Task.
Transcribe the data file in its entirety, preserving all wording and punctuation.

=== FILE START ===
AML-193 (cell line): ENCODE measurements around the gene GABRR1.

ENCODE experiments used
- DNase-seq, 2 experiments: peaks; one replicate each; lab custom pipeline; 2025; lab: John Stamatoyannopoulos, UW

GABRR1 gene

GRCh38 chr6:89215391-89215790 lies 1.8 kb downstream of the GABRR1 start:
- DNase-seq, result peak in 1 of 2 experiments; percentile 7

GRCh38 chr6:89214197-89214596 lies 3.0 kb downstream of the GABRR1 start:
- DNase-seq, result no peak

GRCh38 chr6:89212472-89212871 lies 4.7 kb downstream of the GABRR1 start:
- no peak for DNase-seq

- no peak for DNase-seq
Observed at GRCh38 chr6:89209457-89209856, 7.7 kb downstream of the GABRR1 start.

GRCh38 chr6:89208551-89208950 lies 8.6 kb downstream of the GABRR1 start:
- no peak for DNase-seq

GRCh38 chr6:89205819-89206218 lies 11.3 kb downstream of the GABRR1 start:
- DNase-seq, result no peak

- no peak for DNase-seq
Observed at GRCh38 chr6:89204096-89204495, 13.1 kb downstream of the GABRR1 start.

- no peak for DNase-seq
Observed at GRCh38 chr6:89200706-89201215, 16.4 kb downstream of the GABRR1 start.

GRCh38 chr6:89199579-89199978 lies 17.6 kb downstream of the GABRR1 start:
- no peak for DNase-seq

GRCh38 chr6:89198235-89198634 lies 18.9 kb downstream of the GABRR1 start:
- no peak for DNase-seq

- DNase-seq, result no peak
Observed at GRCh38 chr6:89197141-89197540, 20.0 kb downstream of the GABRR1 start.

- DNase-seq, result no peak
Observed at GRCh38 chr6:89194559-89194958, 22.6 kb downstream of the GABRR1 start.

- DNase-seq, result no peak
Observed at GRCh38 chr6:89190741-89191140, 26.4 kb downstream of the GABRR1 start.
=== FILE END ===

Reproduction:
AML-193 (cell line): ENCODE measurements around the gene GABRR1.

ENCODE experiments used
- DNase-seq, 2 experiments: peaks; one replicate each; lab custom pipeline; 2025; lab: John Stamatoyannopoulos, UW

GABRR1 gene

GRCh38 chr6:89215391-89215790 lies 1.8 kb downstream of the GABRR1 start:
- DNase-seq, result peak in 1 of 2 experiments; percentile 7

GRCh38 chr6:89214197-89214596 lies 3.0 kb downstream of the GABRR1 start:
- DNase-seq, result no peak

GRCh38 chr6:89212472-89212871 lies 4.7 kb downstream of the GABRR1 start:
- no peak for DNase-seq

- no peak for DNase-seq
Observed at GRCh38 chr6:89209457-89209856, 7.7 kb downstream of the GABRR1 start.

GRCh38 chr6:89208551-89208950 lies 8.6 kb downstream of the GABRR1 start:
- no peak for DNase-seq

GRCh38 chr6:89205819-89206218 lies 11.3 kb downstream of the GABRR1 start:
- DNase-seq, result no peak

- no peak for DNase-seq
Observed at GRCh38 chr6:89204096-89204495, 13.1 kb downstream of the GABRR1 start.

- no peak for DNase-seq
Observed at GRCh38 chr6:89200706-89201215, 16.4 kb downstream of the GABRR1 start.

GRCh38 chr6:89199579-89199978 lies 17.6 kb downstream of the GABRR1 start:
- no peak for DNase-seq

GRCh38 chr6:89198235-89198634 lies 18.9 kb downstream of the GABRR1 start:
- no peak for DNase-seq

- DNase-seq, result no peak
Observed at GRCh38 chr6:89197141-89197540, 20.0 kb downstream of the GABRR1 start.

- DNase-seq, result no peak
Observed at GRCh38 chr6:89194559-89194958, 22.6 kb downstream of the GABRR1 start.

- DNase-seq, result no peak
Observed at GRCh38 chr6:89190741-89191140, 26.4 kb downstream of the GABRR1 start.